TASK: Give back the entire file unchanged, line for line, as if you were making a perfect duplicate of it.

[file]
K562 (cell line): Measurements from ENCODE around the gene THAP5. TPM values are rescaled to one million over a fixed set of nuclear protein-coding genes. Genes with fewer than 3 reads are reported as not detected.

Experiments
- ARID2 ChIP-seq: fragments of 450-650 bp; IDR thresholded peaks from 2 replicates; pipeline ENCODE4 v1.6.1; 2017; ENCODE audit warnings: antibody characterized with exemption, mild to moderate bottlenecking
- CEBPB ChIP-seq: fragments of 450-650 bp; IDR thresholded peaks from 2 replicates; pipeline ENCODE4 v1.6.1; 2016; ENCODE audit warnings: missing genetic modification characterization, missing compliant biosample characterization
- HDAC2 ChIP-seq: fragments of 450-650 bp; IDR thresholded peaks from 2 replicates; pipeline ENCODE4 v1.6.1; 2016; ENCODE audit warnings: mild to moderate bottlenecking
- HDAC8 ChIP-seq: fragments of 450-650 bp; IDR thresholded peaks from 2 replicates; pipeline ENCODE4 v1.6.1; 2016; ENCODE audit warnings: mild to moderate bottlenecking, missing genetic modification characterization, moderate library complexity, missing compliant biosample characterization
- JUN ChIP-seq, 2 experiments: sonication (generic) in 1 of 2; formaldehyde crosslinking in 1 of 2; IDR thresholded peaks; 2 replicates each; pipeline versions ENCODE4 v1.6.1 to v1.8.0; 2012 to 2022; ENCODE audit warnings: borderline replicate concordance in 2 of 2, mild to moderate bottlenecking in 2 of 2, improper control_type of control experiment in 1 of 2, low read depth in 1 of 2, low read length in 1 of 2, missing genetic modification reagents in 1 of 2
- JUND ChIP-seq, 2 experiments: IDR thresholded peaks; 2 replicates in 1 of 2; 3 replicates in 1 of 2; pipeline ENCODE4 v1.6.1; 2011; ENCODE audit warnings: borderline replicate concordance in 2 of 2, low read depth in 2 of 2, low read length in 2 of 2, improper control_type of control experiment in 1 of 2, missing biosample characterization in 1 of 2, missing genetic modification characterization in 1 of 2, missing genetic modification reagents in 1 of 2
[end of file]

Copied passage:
K562 (cell line): Measurements from ENCODE around the gene THAP5. TPM values are rescaled to one million over a fixed set of nuclear protein-coding genes. Genes with fewer than 3 reads are reported as not detected.

Experiments
- ARID2 ChIP-seq: fragments of 450-650 bp; IDR thresholded peaks from 2 replicates; pipeline ENCODE4 v1.6.1; 2017; ENCODE audit warnings: antibody characterized with exemption, mild to moderate bottlenecking
- CEBPB ChIP-seq: fragments of 450-650 bp; IDR thresholded peaks from 2 replicates; pipeline ENCODE4 v1.6.1; 2016; ENCODE audit warnings: missing genetic modification characterization, missing compliant biosample characterization
- HDAC2 ChIP-seq: fragments of 450-650 bp; IDR thresholded peaks from 2 replicates; pipeline ENCODE4 v1.6.1; 2016; ENCODE audit warnings: mild to moderate bottlenecking
- HDAC8 ChIP-seq: fragments of 450-650 bp; IDR thresholded peaks from 2 replicates; pipeline ENCODE4 v1.6.1; 2016; ENCODE audit warnings: mild to moderate bottlenecking, missing genetic modification characterization, moderate library complexity, missing compliant biosample characterization
- JUN ChIP-seq, 2 experiments: sonication (generic) in 1 of 2; formaldehyde crosslinking in 1 of 2; IDR thresholded peaks; 2 replicates each; pipeline versions ENCODE4 v1.6.1 to v1.8.0; 2012 to 2022; ENCODE audit warnings: borderline replicate concordance in 2 of 2, mild to moderate bottlenecking in 2 of 2, improper control_type of control experiment in 1 of 2, low read depth in 1 of 2, low read length in 1 of 2, missing genetic modification reagents in 1 of 2
- JUND ChIP-seq, 2 experiments: IDR thresholded peaks; 2 replicates in 1 of 2; 3 replicates in 1 of 2; pipeline ENCODE4 v1.6.1; 2011; ENCODE audit warnings: borderline replicate concordance in 2 of 2, low read depth in 2 of 2, low read length in 2 of 2, improper control_type of control experiment in 1 of 2, missing biosample characterization in 1 of 2, missing genetic modification characterization in 1 of 2, missing genetic modification reagents in 1 of 2